Will My Terms of Trade Apply

Many businesses have standard form terms and conditions of trade that they use when dealing with their customers and suppliers. They often appear in credit application forms, quotations, supply agreements, purchase order forms and invoices. These standard form agreements often make their businesses operate more efficiently because there is no need to negotiate terms for each agreement signed. However, where a supplier and a purchaser have conflicting terms and conditions of trade, disputes often arise as to whose terms will govern the arrangement.

MST recently acted in a matter where a manufacturer entered into a supply agreement. When the manufacturer quoted the cost for producing the items, it included in the quote its standard form terms and conditions. The purchaser, for whom we acted, accepted the quote by submitting an order that had attached to it the purchaser’s terms and conditions of trade, which were quite different to those of the manufacturer. Thereafter the manufacturer began supplying products. Twelve months later, after part of a debt was unpaid, the manufacturer asserted that its terms and conditions of trade prevailed, and that it was entitled to substantial interest and late payment fees. While there was no doubt that a supply agreement was in place, it was unclear whose terms and conditions would apply, as there was never any express agreement by both parties to be subject to either parties’ particular terms.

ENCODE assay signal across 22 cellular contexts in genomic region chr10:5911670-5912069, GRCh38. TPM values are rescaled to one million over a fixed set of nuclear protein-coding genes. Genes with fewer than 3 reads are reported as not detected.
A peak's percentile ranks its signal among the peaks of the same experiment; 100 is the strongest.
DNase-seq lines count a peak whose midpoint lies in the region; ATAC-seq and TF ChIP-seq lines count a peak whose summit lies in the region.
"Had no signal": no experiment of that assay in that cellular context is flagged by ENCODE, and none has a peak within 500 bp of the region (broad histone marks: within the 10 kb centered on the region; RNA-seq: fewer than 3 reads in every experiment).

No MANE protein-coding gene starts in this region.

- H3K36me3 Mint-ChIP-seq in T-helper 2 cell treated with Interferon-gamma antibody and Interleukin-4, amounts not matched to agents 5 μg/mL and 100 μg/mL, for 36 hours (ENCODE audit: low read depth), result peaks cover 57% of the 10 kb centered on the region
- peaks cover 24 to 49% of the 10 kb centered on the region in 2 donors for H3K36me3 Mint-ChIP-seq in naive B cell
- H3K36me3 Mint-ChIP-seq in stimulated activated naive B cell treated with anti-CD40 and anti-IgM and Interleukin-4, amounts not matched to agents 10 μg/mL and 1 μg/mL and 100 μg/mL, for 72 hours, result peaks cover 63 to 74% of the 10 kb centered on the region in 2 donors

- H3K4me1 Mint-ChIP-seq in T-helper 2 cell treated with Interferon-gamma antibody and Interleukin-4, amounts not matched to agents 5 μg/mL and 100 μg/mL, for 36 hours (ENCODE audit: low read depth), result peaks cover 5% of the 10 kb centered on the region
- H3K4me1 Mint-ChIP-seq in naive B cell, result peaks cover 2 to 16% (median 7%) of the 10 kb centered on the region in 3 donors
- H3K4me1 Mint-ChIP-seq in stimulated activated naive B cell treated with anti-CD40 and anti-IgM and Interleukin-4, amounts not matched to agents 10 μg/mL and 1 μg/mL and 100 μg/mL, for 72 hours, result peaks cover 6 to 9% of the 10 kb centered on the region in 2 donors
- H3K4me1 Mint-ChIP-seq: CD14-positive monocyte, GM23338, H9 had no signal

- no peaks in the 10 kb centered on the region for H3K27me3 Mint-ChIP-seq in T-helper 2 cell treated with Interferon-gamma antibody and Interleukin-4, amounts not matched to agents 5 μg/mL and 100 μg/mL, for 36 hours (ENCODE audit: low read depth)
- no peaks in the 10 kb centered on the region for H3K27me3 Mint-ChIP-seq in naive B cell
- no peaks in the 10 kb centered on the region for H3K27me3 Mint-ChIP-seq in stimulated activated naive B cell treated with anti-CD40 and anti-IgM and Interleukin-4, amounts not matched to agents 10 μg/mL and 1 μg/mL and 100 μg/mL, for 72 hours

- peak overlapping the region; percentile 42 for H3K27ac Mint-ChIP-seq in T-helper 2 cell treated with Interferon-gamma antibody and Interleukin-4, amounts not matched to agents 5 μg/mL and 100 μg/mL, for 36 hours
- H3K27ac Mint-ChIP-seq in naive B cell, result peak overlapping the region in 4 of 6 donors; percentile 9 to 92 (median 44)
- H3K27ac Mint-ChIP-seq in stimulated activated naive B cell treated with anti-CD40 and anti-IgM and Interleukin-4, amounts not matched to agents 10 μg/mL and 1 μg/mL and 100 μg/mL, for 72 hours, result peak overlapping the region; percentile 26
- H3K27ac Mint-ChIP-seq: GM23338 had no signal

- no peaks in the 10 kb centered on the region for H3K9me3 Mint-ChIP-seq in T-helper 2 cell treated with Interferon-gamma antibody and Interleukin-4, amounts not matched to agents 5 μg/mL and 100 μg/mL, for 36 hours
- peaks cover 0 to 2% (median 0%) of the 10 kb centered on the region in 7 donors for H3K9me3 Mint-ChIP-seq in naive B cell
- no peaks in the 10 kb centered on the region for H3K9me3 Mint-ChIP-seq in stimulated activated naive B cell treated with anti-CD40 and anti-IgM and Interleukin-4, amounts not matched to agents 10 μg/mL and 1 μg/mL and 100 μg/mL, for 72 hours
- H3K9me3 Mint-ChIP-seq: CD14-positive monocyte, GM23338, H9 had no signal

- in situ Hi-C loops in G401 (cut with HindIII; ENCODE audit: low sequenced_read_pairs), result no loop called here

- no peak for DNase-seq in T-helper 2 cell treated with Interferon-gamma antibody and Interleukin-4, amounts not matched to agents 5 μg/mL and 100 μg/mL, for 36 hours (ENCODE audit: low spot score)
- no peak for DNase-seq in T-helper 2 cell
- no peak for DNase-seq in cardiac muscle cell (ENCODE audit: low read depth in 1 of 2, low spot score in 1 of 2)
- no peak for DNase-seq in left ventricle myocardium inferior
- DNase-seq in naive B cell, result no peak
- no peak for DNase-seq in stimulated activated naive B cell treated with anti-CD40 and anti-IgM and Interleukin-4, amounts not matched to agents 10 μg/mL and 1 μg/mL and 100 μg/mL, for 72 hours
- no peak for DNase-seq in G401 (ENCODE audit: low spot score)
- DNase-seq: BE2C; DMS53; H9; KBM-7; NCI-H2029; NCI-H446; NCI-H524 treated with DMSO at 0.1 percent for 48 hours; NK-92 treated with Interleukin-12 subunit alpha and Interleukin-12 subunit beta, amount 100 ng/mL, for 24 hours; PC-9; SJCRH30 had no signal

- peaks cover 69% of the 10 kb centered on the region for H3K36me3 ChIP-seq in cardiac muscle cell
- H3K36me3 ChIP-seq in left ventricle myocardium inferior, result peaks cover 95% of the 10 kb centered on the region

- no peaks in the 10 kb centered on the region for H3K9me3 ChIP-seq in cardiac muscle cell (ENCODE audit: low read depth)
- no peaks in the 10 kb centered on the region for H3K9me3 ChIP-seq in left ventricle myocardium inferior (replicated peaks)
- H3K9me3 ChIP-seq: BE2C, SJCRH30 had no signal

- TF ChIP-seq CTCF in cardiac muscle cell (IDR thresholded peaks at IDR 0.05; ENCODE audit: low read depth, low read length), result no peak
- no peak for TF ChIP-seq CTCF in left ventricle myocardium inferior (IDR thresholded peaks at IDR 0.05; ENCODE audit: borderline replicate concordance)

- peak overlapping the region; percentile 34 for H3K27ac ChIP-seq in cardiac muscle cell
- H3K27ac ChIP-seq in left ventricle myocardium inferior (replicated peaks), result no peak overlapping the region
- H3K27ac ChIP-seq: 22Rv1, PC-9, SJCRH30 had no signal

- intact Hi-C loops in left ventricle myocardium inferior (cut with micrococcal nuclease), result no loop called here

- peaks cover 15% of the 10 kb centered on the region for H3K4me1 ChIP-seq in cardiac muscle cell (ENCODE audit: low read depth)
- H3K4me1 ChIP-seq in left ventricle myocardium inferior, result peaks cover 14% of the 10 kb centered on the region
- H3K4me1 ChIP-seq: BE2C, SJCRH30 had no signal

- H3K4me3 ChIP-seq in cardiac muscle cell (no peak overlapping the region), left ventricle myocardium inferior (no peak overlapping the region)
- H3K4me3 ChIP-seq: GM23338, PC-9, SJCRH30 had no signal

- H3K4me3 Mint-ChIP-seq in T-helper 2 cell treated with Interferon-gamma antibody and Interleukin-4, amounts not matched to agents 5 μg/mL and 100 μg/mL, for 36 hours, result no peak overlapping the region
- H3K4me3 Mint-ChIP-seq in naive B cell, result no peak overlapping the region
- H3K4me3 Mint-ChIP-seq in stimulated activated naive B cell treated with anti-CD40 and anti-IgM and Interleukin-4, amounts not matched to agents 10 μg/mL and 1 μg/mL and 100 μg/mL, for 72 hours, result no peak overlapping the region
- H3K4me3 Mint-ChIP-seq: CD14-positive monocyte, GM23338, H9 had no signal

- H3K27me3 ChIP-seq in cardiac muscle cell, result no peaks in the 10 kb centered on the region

The purchaser ultimately successfully argued that its terms and conditions of trade, which expressly stated that the manufacturer was not was entitled to substantial interest and late payment fees, prevailed. The Court held that because the manufacturer, upon receipt of the purchaser’s terms and conditions of trade, did not say to the purchaser “I do not accept these”, its conduct in going ahead and filling the purchaser’s order was tantamount to an acceptance of the purchaser’s terms and conditions of trade.

This scenario is often referred to as “the battle of forms” and it arises very often.

To put yourself in the best position legally, you should always supply, and get the other party to sign, your terms and conditions as soon as you enter into an agreement. Sometimes that is impractical and, if you are ever faced with a situation where the other party submits their terms and conditions of trade, read them carefully. If they are unacceptable, respond by saying so and confirming that your terms and conditions of trade will prevail.

Author: Louise Tolson